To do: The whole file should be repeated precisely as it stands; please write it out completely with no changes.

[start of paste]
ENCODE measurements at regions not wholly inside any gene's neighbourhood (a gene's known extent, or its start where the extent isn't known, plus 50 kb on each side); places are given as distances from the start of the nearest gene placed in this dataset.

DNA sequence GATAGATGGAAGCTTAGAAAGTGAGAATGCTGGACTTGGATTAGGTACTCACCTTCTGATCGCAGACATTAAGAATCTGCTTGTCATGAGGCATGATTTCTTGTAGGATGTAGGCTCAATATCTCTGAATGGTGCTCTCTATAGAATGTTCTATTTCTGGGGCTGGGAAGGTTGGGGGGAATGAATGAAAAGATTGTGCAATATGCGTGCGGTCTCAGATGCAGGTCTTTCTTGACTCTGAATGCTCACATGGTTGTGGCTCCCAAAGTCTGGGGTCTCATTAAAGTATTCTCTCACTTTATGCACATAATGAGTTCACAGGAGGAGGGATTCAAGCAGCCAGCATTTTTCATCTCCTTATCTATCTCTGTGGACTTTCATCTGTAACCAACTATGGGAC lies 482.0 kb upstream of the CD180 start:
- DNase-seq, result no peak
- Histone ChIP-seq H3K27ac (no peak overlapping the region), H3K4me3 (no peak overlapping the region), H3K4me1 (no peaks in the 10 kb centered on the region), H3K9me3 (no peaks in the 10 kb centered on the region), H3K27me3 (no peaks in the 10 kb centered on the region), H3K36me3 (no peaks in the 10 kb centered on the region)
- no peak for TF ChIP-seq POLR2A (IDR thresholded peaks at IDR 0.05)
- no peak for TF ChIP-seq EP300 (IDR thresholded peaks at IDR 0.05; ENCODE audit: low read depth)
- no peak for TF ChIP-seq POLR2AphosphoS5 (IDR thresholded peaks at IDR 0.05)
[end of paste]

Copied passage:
ENCODE measurements at regions not wholly inside any gene's neighbourhood (a gene's known extent, or its start where the extent isn't known, plus 50 kb on each side); places are given as distances from the start of the nearest gene placed in this dataset.

DNA sequence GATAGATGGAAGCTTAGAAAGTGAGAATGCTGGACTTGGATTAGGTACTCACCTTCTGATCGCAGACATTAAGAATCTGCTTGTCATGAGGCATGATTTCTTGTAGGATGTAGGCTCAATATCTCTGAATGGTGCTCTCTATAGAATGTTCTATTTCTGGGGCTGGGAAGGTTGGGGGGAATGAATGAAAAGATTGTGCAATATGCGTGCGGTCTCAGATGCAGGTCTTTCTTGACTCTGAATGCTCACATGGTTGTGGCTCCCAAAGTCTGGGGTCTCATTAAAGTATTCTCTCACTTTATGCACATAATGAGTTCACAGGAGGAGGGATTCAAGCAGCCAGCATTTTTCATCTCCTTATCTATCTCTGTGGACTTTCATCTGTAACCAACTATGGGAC lies 482.0 kb upstream of the CD180 start:
- DNase-seq, result no peak
- Histone ChIP-seq H3K27ac (no peak overlapping the region), H3K4me3 (no peak overlapping the region), H3K4me1 (no peaks in the 10 kb centered on the region), H3K9me3 (no peaks in the 10 kb centered on the region), H3K27me3 (no peaks in the 10 kb centered on the region), H3K36me3 (no peaks in the 10 kb centered on the region)
- no peak for TF ChIP-seq POLR2A (IDR thresholded peaks at IDR 0.05)
- no peak for TF ChIP-seq EP300 (IDR thresholded peaks at IDR 0.05; ENCODE audit: low read depth)
- no peak for TF ChIP-seq POLR2AphosphoS5 (IDR thresholded peaks at IDR 0.05)